What if AI requires so much computation that it becomes unaffordable?
The fear: Training ever more capable models will become too pricey for all but the richest corporations and government agencies. Rising costs will throttle progress as startups, academics, and students — especially in emerging economies — are left out in the cold. Customers will turn away from AI in search of less costly alternatives.

Behind the worries: Training a model to beat the top image classification and object detection benchmarks currently costs millions of dollars. And that cost is rising fast: The processing power required to train state-of-the-art models doubled every 3.4 months between 2012 and 2018, according to a study by OpenAI.

  • The high cost of beating the state of the art has prompted some institutions to rethink their approach. OpenAI, founded as a nonprofit lab, has morphed into a for-profit company. Last month, the organization granted Microsoft an exclusive commercial license for its GPT-3 language model.
  • A European grocery store chain recently decided against deploying an inventory tracking model due the cost in cloud computing charges, Wired reported.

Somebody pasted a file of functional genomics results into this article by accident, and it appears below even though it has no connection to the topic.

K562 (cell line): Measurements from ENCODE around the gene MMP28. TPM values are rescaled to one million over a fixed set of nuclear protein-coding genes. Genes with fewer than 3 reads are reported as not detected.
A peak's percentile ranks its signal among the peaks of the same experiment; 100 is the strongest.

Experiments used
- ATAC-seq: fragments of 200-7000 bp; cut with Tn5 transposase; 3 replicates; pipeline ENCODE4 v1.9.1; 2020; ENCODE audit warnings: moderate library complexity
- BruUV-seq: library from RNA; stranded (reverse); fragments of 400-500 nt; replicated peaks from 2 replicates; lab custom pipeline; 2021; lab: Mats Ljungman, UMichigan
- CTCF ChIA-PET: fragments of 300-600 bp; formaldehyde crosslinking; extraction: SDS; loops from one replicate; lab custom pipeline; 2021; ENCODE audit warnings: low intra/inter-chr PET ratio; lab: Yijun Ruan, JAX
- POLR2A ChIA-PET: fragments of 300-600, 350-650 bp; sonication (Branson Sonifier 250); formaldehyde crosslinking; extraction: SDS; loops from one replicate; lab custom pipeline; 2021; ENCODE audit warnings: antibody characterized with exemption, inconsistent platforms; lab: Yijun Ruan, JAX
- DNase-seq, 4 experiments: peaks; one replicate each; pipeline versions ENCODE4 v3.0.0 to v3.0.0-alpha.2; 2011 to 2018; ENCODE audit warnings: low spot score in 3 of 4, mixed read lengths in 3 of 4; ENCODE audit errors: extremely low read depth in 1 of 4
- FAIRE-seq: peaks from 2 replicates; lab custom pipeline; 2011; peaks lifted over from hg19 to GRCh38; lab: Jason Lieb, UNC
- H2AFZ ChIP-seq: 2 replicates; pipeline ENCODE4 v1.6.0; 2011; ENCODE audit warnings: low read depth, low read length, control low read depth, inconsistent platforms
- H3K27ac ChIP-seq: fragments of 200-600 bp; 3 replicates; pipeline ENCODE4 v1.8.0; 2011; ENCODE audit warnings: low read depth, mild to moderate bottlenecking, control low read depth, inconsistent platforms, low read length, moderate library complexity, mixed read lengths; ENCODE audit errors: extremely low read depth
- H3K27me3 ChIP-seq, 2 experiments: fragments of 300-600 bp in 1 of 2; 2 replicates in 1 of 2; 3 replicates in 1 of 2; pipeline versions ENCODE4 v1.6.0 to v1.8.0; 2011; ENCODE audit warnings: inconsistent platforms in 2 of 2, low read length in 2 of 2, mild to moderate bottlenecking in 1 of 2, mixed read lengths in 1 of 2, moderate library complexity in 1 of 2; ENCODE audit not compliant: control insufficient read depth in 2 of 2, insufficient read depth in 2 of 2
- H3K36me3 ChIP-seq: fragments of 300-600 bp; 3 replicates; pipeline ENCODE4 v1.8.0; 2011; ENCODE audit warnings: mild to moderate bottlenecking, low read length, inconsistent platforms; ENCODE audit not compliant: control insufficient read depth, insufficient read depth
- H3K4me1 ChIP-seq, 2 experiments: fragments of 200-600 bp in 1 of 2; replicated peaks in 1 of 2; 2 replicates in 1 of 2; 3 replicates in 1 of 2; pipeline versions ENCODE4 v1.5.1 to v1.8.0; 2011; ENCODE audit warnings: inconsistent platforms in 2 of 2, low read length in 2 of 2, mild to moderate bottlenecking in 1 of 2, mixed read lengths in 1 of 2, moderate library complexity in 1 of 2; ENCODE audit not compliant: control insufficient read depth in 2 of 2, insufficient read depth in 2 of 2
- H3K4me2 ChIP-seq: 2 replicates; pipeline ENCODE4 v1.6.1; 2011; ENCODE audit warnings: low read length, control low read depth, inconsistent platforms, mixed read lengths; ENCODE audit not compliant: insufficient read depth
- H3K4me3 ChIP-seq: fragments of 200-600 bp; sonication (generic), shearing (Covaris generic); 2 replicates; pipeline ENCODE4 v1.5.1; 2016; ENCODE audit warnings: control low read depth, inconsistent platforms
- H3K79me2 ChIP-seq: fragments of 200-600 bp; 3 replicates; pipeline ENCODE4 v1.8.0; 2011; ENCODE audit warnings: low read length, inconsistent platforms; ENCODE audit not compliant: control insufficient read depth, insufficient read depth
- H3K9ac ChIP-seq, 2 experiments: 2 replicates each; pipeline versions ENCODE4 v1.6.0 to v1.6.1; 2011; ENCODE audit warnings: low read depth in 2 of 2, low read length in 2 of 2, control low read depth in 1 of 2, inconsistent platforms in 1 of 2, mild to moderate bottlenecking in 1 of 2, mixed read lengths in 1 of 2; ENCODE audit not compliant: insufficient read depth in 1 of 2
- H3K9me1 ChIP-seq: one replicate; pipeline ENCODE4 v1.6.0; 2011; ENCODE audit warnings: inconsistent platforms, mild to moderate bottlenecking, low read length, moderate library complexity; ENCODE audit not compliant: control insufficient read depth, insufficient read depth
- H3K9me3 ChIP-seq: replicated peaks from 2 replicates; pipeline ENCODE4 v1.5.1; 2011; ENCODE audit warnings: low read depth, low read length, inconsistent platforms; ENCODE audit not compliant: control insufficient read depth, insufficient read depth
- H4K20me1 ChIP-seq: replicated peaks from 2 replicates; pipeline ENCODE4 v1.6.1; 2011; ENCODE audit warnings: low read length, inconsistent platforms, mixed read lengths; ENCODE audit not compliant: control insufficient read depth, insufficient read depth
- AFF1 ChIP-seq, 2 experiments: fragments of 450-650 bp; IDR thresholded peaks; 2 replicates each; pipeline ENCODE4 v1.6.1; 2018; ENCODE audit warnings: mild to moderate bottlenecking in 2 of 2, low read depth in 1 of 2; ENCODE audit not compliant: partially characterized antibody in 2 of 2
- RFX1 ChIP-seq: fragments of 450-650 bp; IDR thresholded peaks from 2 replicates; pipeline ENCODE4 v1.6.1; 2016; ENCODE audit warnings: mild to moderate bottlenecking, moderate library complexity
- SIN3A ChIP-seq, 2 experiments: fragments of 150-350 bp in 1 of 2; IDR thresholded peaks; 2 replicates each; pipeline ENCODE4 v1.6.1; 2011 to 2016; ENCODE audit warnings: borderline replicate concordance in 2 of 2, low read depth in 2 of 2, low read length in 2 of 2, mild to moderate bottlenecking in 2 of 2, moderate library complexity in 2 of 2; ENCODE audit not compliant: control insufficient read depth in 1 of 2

• AI’s environmental impact is growing as training consumes increasing quantities of energy. A 2019 paper from the University of Massachusetts concluded that training a large language model produced five times as much carbon dioxide as an average car spews over its entire working life.

How scared should you be: The massive inflation in training costs arises from trying to beat the best models. If you can make do with something less, the price comes way down. The cost to train an image classification model with Top-5 accuracy of 93 percent on Imagenet fell from $2,523 in 2017 to $13 the following year, according to a Stanford report. Pretrained models like Hugging Face’s implementations of popular language models and APIs like the one the OpenAI offers for GPT-3 make access to high-end AI even less expensive.

What to do: Researchers at the Allen Institute for AI and elsewhere argue that we should consider a model’s energy efficiency to be just as important as accuracy. Meanwhile, policymakers and executives who see the value in fostering competition should work to boost research funding and access to compute resources.

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